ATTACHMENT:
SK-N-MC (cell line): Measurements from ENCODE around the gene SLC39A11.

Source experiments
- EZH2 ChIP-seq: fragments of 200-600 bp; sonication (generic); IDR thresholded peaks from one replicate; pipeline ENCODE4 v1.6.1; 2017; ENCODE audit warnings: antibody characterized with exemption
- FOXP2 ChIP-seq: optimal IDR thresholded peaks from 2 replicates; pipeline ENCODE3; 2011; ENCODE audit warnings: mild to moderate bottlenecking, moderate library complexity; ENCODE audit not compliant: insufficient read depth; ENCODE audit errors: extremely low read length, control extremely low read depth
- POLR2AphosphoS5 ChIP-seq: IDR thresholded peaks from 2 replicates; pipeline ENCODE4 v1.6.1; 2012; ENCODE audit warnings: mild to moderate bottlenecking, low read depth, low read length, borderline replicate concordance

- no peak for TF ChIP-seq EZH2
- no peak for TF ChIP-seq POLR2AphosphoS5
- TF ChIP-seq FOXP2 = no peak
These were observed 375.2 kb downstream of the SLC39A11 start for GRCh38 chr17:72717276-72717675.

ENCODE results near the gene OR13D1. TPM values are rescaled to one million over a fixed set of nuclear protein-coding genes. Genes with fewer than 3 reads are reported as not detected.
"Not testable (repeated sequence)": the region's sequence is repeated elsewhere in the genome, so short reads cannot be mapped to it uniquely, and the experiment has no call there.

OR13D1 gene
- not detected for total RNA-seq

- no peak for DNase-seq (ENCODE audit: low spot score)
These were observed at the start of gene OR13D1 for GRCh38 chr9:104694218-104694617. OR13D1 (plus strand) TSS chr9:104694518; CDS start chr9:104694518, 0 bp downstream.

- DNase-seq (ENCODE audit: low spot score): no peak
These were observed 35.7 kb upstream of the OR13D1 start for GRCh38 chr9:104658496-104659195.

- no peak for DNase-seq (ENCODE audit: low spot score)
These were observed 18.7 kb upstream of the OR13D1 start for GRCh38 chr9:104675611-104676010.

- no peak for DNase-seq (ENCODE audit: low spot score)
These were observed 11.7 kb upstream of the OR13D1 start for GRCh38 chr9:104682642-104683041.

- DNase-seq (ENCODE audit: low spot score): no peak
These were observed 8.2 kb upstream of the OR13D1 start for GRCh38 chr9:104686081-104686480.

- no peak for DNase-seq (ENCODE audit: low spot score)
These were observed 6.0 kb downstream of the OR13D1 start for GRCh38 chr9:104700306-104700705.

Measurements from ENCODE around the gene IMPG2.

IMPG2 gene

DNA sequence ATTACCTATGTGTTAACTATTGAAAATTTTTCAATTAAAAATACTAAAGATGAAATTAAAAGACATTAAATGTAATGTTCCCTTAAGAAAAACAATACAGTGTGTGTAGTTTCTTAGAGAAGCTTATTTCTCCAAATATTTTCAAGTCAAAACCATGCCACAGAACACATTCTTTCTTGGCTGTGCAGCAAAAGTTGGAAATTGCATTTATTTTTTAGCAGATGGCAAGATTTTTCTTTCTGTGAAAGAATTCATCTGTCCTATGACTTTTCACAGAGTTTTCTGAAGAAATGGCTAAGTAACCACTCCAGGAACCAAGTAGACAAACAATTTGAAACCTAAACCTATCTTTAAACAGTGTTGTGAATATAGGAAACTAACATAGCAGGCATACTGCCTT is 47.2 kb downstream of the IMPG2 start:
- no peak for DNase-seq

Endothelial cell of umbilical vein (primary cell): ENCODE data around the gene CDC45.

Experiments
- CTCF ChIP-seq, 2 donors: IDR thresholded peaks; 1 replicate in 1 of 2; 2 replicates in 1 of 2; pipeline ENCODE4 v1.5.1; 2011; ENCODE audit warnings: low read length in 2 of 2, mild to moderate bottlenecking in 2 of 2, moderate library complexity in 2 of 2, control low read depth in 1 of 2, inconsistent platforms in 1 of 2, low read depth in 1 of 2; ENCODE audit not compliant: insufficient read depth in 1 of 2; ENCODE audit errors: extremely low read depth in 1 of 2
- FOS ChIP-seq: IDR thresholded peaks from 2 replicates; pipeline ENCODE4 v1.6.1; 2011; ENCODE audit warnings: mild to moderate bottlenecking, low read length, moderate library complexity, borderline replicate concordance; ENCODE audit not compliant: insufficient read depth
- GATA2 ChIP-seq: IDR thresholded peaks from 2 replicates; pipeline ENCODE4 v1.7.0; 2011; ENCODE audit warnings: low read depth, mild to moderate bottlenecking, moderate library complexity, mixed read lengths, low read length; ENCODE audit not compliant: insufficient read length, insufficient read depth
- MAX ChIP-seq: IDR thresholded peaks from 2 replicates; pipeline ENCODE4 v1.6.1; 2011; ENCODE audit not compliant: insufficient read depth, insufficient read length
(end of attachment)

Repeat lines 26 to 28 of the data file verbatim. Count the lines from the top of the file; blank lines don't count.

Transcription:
Measurements from ENCODE around the gene IMPG2.

IMPG2 gene

DNA sequence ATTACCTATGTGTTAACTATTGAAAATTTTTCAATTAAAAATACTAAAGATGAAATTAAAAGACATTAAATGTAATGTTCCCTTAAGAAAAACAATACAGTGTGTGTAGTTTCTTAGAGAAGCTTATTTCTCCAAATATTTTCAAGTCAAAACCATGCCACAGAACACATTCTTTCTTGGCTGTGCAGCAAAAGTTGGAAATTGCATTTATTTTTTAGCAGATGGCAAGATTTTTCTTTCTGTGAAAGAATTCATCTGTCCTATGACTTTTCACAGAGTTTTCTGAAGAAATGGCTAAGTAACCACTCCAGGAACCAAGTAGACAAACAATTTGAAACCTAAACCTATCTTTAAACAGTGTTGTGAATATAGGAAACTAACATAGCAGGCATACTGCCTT is 47.2 kb downstream of the IMPG2 start: